Saturday, March 31, 2012

Update on the Cholera situation...

Yesterday we erected a containment area for our two cholera patients and got a bunch of our CTC equipment out of storage. We haven't had any more people come for treatment, but we have heard that some areas are being infected with the bacteria again. We continue to pray and trust God to stay the possible outbreak again, but only time will tell what will happen...

That said, our two patients are doing very well, and we're hoping for their speedy recovery! The nice thing about cholera is that it's usually very predictable: once you have someone in, getting treatment, they usually turn around in a few days. There are some severe cases in which the individual needs extended treatment, but about 80% of the time, they're only in for a few days.

So, please continue to pray for the situation here...

Here, Breanna sprays bleach water on herself, after coming out of the "containment" area.
The plastic fence was put up yesterday by the guys...

Here's an overview of the "containment" area.

This is the latest patient- a middle aged woman.
She was in need of extra liquids, so they put two IVs into her.

Anita speaks with a concerned relative about the situation.
To the Haitians, cholera is basically a death sentence...
Thankfully, we can give concerned loved ones quite a bit of hope for recovery!

The trash bin, laundry, and wash bins...

We go through LOTS of bleach when dealing with cholera...

The nurses track the amount of fluids each patient takes in, so they can better track recovery.

Here, Anita uses her iPod to calculate an IV's drip rate.
It's important to get the right amount going in- not too much, not to little!

Friday, March 30, 2012


What went through your mind when you read the title of this post?

Probably the same thing that went through my mind yesterday when I heard that word come across the radio... Someone had come into the clinic with symptoms of the dreaded sickness, and they were evaluating the patient.

Later on I went out to make a phone call on the depot roof; as I came through the gate, there was the spray bottle of bleach water... and below the depot roof I could see them preparing one of the white tents for cholera containment. After my phone call, I went in and checked on the lady in the tent; she sure looked like she had cholera. After that, Anita did confirm that the lady had been infected...

So, please pray that this is simply an isolated case, not the beginning of another epidemic! We have been hoping that the rainy season wouldn't cause another outbreak, but only time will tell... By this morning, the lady is doing very well, and will probably be released by this evening.

If it does turn into an epidemic again, we determined that we wouldn't be able to start up another CTC here in Aleg; since the new clinic isn't done yet, and we're using the former CTC building (the depot) as the current clinic, we don't have the facilities to care for people... we will have to take them up to Basis to be treated. Of course, if a serious case comes in, we will treat them here until they're well enough to be transferred to Basis; but we won't be able to treat the same amount as we were before.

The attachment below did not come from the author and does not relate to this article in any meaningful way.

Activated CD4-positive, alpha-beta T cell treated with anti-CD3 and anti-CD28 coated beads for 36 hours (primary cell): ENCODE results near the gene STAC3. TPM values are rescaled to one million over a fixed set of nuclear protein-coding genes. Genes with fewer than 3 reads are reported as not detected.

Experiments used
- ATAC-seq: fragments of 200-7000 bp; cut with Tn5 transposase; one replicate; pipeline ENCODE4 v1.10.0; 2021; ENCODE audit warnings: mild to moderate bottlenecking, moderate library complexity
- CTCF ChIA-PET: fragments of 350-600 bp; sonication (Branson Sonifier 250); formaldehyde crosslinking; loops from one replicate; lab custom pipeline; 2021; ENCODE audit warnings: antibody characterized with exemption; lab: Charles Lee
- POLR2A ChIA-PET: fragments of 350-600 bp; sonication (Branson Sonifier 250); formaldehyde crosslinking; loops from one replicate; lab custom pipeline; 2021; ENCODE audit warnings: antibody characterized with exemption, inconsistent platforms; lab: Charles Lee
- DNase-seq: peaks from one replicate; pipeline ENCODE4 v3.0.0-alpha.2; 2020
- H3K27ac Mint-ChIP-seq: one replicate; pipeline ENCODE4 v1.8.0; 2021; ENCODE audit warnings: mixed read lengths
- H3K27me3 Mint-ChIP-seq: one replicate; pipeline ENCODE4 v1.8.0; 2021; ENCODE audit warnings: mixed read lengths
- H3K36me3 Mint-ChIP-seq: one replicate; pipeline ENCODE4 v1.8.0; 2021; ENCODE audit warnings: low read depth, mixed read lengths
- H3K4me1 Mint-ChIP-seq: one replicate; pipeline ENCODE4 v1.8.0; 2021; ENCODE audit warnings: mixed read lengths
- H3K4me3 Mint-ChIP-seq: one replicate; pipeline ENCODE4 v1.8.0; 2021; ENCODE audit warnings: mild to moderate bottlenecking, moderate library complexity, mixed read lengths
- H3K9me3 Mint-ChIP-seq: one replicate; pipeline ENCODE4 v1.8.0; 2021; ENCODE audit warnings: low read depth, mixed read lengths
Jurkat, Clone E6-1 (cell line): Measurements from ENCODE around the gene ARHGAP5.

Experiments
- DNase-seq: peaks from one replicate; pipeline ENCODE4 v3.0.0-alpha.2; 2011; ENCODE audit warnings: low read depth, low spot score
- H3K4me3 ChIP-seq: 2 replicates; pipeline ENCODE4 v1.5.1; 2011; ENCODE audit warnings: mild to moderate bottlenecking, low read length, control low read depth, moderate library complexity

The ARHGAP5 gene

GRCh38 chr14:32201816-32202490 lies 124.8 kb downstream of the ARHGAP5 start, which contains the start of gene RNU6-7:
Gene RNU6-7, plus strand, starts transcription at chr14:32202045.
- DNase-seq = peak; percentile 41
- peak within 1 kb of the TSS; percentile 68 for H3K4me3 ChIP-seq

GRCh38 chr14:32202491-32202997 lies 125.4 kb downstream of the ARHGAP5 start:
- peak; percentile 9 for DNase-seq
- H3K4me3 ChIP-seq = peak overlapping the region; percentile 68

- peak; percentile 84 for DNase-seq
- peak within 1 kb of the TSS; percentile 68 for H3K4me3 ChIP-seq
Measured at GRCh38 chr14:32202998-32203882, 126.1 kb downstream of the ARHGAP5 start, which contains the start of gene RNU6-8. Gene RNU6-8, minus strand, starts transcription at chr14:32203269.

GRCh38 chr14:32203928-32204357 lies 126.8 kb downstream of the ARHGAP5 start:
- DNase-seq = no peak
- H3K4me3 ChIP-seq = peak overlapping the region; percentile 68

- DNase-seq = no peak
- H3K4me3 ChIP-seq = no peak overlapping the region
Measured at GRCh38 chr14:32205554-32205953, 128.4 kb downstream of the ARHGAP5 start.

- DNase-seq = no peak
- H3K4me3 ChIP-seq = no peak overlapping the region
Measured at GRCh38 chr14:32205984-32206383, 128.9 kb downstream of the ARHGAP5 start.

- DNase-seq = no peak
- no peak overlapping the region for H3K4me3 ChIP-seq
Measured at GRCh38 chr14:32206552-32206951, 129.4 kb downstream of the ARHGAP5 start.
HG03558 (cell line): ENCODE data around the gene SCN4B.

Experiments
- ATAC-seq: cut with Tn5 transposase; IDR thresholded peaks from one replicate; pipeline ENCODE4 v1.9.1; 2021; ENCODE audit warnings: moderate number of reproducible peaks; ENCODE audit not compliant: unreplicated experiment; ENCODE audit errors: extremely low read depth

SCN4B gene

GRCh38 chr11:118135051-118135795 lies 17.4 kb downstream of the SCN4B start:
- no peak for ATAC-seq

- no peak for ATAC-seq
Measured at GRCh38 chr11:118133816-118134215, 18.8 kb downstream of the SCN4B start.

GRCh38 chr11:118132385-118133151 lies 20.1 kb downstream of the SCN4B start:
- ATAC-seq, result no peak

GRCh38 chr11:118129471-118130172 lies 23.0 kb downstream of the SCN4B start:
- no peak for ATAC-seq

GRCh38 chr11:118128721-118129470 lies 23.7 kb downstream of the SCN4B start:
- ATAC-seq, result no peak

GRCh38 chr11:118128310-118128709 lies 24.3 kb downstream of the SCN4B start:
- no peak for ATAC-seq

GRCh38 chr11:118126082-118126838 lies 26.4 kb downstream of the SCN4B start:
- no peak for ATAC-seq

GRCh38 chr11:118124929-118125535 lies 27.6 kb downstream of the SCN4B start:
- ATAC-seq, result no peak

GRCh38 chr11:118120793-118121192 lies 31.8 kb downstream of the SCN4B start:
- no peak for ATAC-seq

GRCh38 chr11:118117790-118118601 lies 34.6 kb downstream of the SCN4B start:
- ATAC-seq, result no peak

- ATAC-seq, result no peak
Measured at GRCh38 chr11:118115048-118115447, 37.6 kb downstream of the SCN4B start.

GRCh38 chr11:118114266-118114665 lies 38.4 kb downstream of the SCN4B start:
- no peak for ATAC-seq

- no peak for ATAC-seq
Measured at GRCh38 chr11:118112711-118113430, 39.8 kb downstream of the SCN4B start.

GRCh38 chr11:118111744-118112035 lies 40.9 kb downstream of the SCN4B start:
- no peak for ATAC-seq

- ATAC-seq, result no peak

Again, please pray for us as we continue to wait and trust God for the best... May His will be done.

Wednesday, March 28, 2012

A normal day at the clinic...

Today was just another normal day at the clinic, with no strange or unusual cases coming in. Even so, I snapped some pictures of everyone doing their jobs so you can see what all goes into everyday life here...

Breanna's main job is to check everyone's blood pressure and dossiers.

Fre Direk is the receptionist...

Mis Leida is one of our main Haitian nurses;
She gives evaluations and writes prescriptions for people.

Mis Joselin is also a Haitian nurse which gives consultations.

Fre Noaz sees people in, and calls out their numbers as their turn comes.

Patients waiting their turn outside...

Monday, March 26, 2012

Madam Daniel's baby!

Madam Daniel's Baby.
March 24th, 2012
-By Breanna Keller
At 5:00 this morning I awoke from my deep, sweet slumber to a faint “clang clang clang”. Someone is knocking at the gate (with a rock)! Finally! I’m able to distinguish one sound from another here!  That doesn’t sound like a large achievement, I know – but when I first arrived, the people on the compound here would often say to each other, “Someone’s knocking at the gate, wanna go check it out?” I’d stand there straining my ears and all I could hear were roosters, donkeys, people talking, the generator, etc. Anyways, so this morning I smugly lay in bed delighted that I was probably among the first to hear the knocking.  It continued, and I was just about to wake up Anita because I figured someone should answer the plea.  But then I heard voices and knew the visitor was being assisted. A few minutes later – over the radio came the call that a lady in labor is going to be arriving soon!  After a short delay to process the information coming over the radio – and a second call put forth, a groggy Anita answered and said she’d be getting up and would be out soon.  Since I’m her shadow, I followed suit (The shadow thing is kind of our joke.  I’m still quite new here obviously and I’m pretty much following her everywhere learning how things run. Also as an extra set of hands that also need much explaining done to them on how to perform various tasks: ).